At LARB, we feel we’re adding to the mix online - there are some excellent blogs out there, but one person, or even a small group of friends, can only read so much. And more importantly, to our way of thinking, we put pieces through a serious editing process, several editors working with each author, fact-checking, expanding some pieces and trimming others - this is the opposite of the quick-take blog, the diary-style dispatch. We aim for highly curated, rigorously edited, lasting pieces of literary prose.
I remember checking customer reviews on Amazon, when Amazon was still new, and finding them oddly interesting. Crowd-sourced information has a lot going for it: many heads are better than one. But many very smart heads working together towards a clear objective are better than many heads collected at random, each of which works alone in its own vacuum; the result of crowd sourcing, as in the case of amazon reviews, resembles the "one" more than it does the "many," accruing none of the benefits of combining the best efforts of many minds.
Our writers have been very happy with the editing process, and we feel that all the work we do, the thousands of hours of back and forth, add considerable value. If we didn't think so, of course, we'd be pretty loony to be doing it.
How often does new content appear on the site?
On the Preview site, we put something up once a day, very occasionally twice. On the full site I hope we can be updating with five or six times a day, three reviews and a couple or few other features each day.
Kathryn Schulz wrote an article for LARB entitled, “Life of the Party," which ruminates on the contradictory nature of essayist Montaigne, who favored a combination of both "erudition and vulgarity" within his work. Can one expect to find a similar mix of curated material in LARB—content belletristic enough for The New Yorker, and edgy enough for lo-fi 'zines and underground blogs?
“Bringing You Erudition and Vulgarity Since 2010.” I believe I’ll add that to the masthead.
I think readers can find, already, a dozen pieces that couldn’t get past the censors, either linguistically or topically, of the high-brow outlets. We are West Coast in that way - we don’t mind wearing sneakers to a dinner party. We don't always take our hats off indoors.
Because the LARB aims to publish reviews on a diverse range of literary genres including horror, noir, young adult fiction, philosophy, university press titles, poetry, and sci-fi, are there limits to the titles that are covered? Might we ever find reviews of, say, Tucker Max or Snooki’s book on the site—or is the line drawn somewhere?
Of course there’s a line, but it is drawn by our finite resources rather than a cultural demarcation of any kind. We’ve already reviewed books by Glenn Beck - and so how low can we go? I couldn’t remember whether Tucker Max was the guy on FoxNews with the bow-tie or the other professional asshole - I see he’s the latter. In both of the cases you mention, I think we’d be interested in essays that take account of those two as phenoms, rather than as writers. I find it difficult to imagine readers would come to us trying to decide whether to buy Snooki’s book or Jwoww’s or Kardashian Konfidential. But now that you’ve made me think about it, I think I’ll assign a batch of them to a really interesting critic ….
The LARB is a rare digital nonprofit organization, in that it is committed to paying its contributors. How do you stay afloat and will LARB ever offer subscriptions to support the publication financially?
Newspapers are not closing down their book review sections because they are too profitable. We are a nonprofit public service, and like the library, the university, or the scholarly journal, we will always operate at a loss for the public good. But there is some money to be made in click-through sales, some to be made in syndication, some in producing sellable merchandise from books to t-shirts to apps dedicated to genres - poetry, sports, science fiction. We think the mixed model will be heavily skewed toward grants and gifts (including voluntary subscriptions) as we get off the ground, and we hope that the economics of web content, however it shakes out, will allow us, over the years, to get closer and closer to supporting our efforts without constant fundraising. Since we want to produce not just reviews and essays, but film and audio, since we need a fairly significant staff to do all this well, and they need to eat, and because we are dedicated to paying our contributors for their efforts, it will take a big wad of dough.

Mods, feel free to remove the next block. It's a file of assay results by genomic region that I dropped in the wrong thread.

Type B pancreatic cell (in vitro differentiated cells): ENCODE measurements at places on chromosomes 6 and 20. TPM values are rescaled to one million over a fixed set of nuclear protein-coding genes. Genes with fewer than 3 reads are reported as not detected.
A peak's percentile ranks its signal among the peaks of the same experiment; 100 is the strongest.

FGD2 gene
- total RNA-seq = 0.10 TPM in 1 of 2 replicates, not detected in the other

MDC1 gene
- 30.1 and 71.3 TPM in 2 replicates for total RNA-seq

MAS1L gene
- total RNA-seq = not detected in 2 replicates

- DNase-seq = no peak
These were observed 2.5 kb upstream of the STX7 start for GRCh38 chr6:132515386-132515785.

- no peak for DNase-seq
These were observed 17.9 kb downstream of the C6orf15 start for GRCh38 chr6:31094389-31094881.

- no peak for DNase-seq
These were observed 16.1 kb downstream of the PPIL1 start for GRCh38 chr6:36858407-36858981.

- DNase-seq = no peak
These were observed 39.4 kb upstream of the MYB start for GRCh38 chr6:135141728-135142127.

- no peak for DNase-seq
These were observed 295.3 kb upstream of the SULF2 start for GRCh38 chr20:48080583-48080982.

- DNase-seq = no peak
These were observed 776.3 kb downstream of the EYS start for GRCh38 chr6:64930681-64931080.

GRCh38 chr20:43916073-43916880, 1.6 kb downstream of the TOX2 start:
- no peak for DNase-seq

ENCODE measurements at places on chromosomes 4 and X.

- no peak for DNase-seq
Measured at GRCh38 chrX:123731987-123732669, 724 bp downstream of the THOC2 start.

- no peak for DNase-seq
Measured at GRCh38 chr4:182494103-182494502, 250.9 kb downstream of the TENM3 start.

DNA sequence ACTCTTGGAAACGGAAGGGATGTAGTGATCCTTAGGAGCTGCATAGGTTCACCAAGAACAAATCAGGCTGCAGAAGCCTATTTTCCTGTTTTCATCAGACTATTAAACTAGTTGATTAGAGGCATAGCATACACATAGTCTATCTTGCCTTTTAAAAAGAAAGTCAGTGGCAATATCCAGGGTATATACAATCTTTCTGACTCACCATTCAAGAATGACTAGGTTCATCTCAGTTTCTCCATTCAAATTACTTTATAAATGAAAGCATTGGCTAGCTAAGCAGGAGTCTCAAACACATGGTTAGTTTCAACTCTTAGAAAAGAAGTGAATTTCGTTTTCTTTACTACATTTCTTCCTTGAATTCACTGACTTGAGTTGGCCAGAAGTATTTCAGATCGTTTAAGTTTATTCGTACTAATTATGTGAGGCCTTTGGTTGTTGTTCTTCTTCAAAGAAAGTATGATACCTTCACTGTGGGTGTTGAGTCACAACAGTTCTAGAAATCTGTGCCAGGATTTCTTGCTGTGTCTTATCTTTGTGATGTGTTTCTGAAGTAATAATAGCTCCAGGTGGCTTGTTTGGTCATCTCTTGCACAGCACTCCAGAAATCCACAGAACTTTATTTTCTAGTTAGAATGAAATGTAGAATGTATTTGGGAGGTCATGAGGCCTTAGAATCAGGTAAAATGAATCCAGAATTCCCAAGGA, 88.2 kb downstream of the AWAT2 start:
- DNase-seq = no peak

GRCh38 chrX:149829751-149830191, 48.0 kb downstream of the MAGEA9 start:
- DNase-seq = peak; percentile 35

Of course a couple of angels would really help: Steve Martin? Hugh Hefner? David Geffen? Call us!
Does the LARB favor LA-based and West Coast writing? How much national and international coverage can one expect to find on the site?
Roughly a fifth of our readers are from Southern California, roughly a fifth from the NY-New England area, and a quarter from overseas. The majority of our editorial staff and contributors are from the LA area, but we have had dispatches from London, Mexico, and Trinidad, and expect some from Russia, France, China, South Africa, and elsewhere. Literature is a global, cosmopolitan affair, and we have readers in over 100 countries. The world is our oyster.
LA is often unfairly reputed as a less-than-literary city. Do you think people will be resistant to the idea of a literary review based out of Los Angeles?
Of course I knew when I started that the resistance would be there, and for me, that was going to be part of the fun. So far, though, we’re finding the opposite. Los Angeles is the biggest book market in the country - yes, bigger than New York, despite the fact that we buy fewer Jersey Shore authors—and has been for some time now. Writing talent has always gravitated here. Decentralization is the future of publishing, just as it was for music, and there has been a dream in literary circles since the late 19th century of wrestling control of publishing from New York. It’s happening. Some of the most exciting publishers in the country—McSweeney’s, Greywolf, City Lights—are West coast born and bred. The New York literary world has welcomed us, the publishers are thrilled to have another outlet for book talk, writers from New York — and Illinois and Nebraska and Texas -- are doing things for us. I'm frankly a little disappointed about the lack of LaLaLand yogurt jokes.
So then is it true--will Los Angeles likely bear the next literary revolution?
Yes, and if you read the Los Angeles Review of Books, you won’t miss a beat of it.
For more information, visit the Los Angeles Review of Books website.